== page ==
• 3:00 to 5:30 I have either dragged my son back to work to see more clients or I am trying to keep this busy 7-year old occupied with soccer or jumping waves at the beach – HECTIC
  • 5:30-8:30 it is getting dinner ready, getting my little man into bed and then cleaning the house – HECTIC

It does not take long to see that I need to schedule some rest. Now, sitting down and meditating for 5 mins at the end of the day isn’t going to cut it. I have tried. Instead, I schedule my work week differently and if I have 2-3 days in a row of this sort of hecticness then I MUST break it up with a day of working from home doing less intense tasks such as paperwork and bookkeeping. Trial and error have taught me that if I do not use this recovery day, I will be in tears by the end of the week and significantly more irritable.

Now TEST and MEASURE.

With an athlete, if I use recovery tools with their training, I have certain variables I measure to see what impact it is having on their performance. We can do the same with this activity. My performance variables are currently around wellness and happiness. I also use sleep quality as an early indicator that I am not recovering. I have my own rating scales and I track these to see how I am going. As an Exercise Physiologist , this is the level of effort I go to, to ensure that athletes recover well, avoid burnout and perform at their best. As ‘everyday athletes’ we can use the same tools. We can avoid re-current illness and feeling like shite. We can improve our emotional well-being, our vitality AND dah di dah dah (cinematic horns playing) we can improve our performance.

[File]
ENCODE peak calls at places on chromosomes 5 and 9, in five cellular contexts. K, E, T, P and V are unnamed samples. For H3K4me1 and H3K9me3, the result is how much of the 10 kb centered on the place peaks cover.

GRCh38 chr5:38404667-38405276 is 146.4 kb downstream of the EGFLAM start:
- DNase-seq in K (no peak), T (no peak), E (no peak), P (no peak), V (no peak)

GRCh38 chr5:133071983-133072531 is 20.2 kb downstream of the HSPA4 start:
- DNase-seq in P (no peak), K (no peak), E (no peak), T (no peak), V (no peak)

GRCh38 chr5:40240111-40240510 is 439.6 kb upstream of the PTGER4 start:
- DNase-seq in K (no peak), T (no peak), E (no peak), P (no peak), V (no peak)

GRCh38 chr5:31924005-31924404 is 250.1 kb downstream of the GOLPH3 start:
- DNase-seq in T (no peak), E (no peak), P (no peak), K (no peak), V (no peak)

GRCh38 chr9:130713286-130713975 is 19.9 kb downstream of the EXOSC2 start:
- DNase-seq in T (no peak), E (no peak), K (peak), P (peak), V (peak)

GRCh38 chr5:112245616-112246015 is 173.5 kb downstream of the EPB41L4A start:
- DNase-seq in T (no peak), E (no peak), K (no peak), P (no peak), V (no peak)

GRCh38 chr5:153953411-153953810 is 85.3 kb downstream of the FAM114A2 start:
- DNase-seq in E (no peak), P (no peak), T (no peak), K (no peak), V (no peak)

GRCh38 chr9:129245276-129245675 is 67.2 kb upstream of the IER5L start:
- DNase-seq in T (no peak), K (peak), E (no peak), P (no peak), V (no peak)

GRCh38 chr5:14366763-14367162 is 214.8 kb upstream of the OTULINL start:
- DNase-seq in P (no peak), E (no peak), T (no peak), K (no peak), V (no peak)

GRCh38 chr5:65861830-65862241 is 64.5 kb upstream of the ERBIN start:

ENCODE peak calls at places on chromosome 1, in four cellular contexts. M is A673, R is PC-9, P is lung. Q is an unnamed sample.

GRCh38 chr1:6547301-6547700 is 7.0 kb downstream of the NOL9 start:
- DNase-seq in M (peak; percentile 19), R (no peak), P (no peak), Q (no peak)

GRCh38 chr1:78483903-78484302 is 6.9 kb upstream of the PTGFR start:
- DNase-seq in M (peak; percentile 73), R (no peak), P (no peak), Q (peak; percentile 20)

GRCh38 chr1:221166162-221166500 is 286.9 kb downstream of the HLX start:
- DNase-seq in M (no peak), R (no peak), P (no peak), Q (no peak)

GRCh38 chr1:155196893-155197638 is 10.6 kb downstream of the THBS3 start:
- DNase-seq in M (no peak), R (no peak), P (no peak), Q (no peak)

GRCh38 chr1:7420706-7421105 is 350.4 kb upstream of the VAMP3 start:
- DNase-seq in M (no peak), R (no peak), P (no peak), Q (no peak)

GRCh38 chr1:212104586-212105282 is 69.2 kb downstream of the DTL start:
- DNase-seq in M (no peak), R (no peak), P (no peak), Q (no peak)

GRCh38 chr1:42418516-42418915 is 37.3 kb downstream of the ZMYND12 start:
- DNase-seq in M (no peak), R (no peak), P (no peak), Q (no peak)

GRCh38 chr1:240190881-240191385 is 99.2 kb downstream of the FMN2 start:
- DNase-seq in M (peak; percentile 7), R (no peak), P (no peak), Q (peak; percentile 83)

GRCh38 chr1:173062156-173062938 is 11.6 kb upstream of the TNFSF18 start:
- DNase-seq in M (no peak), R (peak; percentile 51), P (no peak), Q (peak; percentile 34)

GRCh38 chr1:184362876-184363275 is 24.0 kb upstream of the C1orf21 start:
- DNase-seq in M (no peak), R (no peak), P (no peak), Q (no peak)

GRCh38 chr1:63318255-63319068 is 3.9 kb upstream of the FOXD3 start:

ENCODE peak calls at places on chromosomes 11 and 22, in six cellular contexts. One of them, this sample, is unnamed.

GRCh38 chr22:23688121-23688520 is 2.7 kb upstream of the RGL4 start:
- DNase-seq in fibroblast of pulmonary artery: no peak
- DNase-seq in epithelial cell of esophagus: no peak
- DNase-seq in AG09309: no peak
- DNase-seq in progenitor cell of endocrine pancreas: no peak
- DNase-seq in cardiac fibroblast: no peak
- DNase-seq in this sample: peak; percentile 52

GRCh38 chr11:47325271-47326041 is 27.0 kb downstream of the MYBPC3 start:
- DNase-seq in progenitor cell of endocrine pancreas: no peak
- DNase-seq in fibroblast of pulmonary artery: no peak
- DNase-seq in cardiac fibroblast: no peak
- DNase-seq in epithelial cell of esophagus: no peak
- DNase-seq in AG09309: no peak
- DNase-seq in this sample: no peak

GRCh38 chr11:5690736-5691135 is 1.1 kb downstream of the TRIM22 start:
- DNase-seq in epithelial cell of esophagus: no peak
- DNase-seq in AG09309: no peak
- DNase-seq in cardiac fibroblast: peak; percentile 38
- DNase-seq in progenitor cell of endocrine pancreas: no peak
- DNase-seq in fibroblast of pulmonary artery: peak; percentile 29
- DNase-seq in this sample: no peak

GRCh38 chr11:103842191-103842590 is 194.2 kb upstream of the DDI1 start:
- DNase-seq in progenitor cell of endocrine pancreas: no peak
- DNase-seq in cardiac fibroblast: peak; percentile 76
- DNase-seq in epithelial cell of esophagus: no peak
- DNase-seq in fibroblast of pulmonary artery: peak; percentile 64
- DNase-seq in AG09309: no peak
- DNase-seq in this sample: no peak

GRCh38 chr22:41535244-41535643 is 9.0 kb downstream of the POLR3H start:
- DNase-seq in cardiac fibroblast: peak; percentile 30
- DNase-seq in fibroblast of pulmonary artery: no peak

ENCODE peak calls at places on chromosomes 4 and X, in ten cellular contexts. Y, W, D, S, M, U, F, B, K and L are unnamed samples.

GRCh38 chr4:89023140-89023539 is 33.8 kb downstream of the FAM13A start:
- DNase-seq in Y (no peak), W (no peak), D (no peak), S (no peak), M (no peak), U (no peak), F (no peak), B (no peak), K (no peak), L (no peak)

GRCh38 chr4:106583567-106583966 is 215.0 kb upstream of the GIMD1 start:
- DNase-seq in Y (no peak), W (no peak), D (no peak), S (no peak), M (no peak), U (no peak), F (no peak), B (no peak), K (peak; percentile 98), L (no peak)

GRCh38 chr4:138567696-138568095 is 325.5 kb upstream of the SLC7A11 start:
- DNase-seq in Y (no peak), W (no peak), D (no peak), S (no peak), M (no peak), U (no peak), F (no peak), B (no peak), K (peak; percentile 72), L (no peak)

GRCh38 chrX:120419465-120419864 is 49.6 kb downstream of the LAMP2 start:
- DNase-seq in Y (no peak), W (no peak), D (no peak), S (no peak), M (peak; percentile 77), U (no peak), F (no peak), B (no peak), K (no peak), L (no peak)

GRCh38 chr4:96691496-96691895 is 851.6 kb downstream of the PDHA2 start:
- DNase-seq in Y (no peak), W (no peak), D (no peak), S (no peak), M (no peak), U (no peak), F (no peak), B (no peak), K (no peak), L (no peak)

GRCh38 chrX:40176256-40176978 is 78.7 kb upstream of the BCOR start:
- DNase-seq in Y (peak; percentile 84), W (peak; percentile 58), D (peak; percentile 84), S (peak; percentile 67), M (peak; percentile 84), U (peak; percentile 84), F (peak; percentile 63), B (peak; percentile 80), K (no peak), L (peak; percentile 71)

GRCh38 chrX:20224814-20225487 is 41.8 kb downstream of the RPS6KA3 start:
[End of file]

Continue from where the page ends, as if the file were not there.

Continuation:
RECOVERY is the ultimate performance tool, and if used proactively, can be an absolute game-changer in your life. Give this activity a go and let me know how it has created change for you.

I will be offering a follow up FREE webinar on proactive recovery. We will be discussing this tool, in addition to performance measures and the types of recovery you can use. To register for this webinar, click the link below and let me know in the comments section. If you are an athlete, don’t despair, I have athlete specific content coming out for you too. If you simply cannot wait, click CONTACT in the menu bar and I can help you develop your own strategies straight away.

Here is to living a more optimal life. Yours in health.